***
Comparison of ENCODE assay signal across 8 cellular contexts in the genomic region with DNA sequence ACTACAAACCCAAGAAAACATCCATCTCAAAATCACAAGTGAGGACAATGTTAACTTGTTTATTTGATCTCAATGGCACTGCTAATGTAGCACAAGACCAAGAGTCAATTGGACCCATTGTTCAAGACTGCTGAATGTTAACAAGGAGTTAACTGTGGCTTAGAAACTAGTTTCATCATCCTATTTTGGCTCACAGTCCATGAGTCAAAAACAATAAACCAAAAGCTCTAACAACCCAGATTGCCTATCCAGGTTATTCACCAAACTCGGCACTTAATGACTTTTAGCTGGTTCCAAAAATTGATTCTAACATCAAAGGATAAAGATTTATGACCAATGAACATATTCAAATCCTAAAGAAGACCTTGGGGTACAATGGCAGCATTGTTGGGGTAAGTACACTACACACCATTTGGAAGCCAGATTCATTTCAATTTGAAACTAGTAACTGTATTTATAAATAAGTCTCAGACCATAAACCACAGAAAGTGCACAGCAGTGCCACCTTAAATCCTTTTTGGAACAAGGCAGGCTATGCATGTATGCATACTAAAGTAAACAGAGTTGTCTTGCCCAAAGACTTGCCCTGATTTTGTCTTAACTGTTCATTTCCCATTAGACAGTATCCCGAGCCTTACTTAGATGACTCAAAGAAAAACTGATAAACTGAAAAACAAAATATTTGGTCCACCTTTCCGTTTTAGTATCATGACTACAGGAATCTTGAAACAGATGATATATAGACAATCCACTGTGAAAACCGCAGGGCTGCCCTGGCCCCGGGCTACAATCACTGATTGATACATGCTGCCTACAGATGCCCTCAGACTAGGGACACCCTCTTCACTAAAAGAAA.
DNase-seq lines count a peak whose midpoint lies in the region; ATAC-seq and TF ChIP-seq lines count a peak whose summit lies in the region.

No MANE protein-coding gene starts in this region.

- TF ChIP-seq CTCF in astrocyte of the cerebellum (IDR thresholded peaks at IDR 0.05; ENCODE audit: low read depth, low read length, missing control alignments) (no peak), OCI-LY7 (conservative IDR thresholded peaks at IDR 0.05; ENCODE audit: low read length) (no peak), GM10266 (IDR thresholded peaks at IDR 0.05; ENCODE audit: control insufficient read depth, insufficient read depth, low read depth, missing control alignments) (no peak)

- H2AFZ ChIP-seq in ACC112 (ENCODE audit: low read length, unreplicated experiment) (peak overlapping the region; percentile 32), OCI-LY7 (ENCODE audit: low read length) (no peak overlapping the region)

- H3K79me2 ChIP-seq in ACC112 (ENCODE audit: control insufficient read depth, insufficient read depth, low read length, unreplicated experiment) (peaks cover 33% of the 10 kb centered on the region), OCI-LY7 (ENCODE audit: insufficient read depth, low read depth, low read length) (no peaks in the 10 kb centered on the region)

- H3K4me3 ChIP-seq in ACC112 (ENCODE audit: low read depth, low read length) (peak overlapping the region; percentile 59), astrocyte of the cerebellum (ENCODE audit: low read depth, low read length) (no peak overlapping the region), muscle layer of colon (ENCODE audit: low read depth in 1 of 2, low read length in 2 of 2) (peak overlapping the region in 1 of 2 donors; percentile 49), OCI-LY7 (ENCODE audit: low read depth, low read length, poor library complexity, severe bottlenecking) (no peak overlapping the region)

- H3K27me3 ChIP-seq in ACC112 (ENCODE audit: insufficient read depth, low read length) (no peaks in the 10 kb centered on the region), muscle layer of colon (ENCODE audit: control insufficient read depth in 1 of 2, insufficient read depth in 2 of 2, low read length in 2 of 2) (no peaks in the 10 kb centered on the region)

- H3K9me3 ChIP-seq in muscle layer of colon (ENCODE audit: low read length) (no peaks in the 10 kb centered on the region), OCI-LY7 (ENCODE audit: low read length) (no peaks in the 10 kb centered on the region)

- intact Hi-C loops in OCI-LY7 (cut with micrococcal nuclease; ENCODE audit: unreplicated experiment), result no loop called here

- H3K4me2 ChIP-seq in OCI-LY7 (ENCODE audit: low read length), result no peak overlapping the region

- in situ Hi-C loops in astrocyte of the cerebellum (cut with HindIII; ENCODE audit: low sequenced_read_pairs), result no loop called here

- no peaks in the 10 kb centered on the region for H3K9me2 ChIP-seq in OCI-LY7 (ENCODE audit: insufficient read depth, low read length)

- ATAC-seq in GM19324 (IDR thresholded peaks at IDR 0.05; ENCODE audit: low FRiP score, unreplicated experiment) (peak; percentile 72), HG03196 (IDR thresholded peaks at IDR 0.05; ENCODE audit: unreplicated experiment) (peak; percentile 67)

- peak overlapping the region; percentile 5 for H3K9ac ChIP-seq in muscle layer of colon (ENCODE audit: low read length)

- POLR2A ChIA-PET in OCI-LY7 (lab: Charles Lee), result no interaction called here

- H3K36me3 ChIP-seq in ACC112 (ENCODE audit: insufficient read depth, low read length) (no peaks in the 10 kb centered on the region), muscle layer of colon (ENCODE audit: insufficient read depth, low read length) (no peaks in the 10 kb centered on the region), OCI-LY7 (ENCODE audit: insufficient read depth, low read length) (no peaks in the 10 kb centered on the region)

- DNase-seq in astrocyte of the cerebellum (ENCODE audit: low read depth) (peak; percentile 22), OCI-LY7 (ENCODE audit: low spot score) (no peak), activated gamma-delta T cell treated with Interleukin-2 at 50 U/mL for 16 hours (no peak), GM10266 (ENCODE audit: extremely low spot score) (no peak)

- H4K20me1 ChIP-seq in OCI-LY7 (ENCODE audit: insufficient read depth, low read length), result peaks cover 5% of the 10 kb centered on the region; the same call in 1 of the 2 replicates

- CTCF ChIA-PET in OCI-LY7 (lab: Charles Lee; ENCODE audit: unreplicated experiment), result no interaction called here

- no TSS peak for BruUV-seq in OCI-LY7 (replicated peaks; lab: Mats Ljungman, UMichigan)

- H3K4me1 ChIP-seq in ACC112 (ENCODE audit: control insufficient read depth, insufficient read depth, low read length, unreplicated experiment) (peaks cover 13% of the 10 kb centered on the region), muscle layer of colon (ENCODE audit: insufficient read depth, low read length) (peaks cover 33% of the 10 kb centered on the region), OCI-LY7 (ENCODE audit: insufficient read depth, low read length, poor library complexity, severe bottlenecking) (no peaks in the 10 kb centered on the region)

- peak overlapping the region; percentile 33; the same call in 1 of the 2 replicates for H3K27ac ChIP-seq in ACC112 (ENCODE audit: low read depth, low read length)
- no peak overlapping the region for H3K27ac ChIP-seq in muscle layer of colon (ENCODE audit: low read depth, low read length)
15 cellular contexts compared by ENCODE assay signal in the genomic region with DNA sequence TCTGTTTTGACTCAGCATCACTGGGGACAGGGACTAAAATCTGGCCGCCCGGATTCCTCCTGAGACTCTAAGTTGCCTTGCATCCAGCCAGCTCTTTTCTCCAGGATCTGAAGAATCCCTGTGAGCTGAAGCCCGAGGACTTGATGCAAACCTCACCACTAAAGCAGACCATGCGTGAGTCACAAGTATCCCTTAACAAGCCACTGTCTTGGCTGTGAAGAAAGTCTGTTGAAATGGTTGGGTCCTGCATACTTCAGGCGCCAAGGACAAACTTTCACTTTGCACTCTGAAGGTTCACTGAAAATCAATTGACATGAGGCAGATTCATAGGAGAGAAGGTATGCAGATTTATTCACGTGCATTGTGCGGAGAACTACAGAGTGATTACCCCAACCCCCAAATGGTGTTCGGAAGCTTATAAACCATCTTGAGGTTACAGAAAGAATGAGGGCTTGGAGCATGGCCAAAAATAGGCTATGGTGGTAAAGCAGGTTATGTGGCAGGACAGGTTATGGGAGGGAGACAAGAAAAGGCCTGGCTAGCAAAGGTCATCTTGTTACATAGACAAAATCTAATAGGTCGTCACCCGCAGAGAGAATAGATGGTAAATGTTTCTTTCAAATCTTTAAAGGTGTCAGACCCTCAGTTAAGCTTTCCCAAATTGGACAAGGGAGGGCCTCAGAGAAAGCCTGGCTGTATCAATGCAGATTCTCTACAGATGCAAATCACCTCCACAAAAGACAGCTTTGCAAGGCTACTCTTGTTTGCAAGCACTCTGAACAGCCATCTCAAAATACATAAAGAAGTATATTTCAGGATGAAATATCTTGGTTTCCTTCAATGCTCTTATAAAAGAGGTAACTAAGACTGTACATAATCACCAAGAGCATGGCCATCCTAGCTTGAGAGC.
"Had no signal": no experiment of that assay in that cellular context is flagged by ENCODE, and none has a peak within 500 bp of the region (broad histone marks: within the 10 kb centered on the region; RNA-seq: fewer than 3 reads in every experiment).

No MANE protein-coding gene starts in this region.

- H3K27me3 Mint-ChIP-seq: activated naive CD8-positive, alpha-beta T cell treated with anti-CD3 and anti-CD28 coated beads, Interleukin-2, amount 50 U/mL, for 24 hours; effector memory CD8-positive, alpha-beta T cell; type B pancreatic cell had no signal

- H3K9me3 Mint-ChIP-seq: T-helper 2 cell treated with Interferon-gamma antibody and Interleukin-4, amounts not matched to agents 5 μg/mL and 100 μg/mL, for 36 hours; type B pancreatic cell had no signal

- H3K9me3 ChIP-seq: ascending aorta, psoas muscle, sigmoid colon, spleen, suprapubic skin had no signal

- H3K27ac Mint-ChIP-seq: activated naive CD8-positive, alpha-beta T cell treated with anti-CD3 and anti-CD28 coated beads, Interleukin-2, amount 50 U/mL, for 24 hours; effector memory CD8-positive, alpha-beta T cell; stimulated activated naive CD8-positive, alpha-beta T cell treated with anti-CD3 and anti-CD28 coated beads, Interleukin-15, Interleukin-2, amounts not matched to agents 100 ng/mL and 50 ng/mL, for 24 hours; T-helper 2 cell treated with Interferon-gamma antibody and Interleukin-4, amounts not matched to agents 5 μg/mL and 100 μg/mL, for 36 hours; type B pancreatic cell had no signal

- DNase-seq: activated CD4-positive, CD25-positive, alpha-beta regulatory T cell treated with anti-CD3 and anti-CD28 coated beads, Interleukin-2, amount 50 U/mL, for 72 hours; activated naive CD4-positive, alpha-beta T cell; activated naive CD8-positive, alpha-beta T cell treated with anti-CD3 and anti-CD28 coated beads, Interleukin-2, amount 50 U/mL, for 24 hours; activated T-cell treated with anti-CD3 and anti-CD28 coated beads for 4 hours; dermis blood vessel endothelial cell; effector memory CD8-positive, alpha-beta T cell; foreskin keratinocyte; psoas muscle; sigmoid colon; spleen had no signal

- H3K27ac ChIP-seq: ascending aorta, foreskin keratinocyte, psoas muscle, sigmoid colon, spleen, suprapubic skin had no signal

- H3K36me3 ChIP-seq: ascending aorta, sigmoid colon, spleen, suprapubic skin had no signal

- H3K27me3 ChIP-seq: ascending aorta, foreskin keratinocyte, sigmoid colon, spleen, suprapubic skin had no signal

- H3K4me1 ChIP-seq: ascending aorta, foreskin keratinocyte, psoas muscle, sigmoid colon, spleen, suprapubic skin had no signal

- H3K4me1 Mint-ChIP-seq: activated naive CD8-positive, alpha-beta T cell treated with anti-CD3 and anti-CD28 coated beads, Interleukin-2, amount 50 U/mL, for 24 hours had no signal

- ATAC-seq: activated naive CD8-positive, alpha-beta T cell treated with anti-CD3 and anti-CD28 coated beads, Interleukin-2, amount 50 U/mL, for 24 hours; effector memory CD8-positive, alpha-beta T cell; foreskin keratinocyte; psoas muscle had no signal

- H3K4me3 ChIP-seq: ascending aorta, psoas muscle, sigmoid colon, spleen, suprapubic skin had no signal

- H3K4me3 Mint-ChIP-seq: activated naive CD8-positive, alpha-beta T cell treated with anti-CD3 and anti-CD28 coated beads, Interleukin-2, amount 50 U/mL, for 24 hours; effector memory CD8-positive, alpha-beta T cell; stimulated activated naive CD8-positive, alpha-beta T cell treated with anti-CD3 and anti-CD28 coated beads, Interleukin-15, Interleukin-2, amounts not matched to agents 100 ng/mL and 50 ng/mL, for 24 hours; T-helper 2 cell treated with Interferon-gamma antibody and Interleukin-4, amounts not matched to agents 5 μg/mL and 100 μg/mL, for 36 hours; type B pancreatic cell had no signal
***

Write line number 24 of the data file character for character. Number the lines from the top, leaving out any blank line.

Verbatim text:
- no peak overlapping the region for H3K27ac ChIP-seq in muscle layer of colon (ENCODE audit: low read depth, low read length)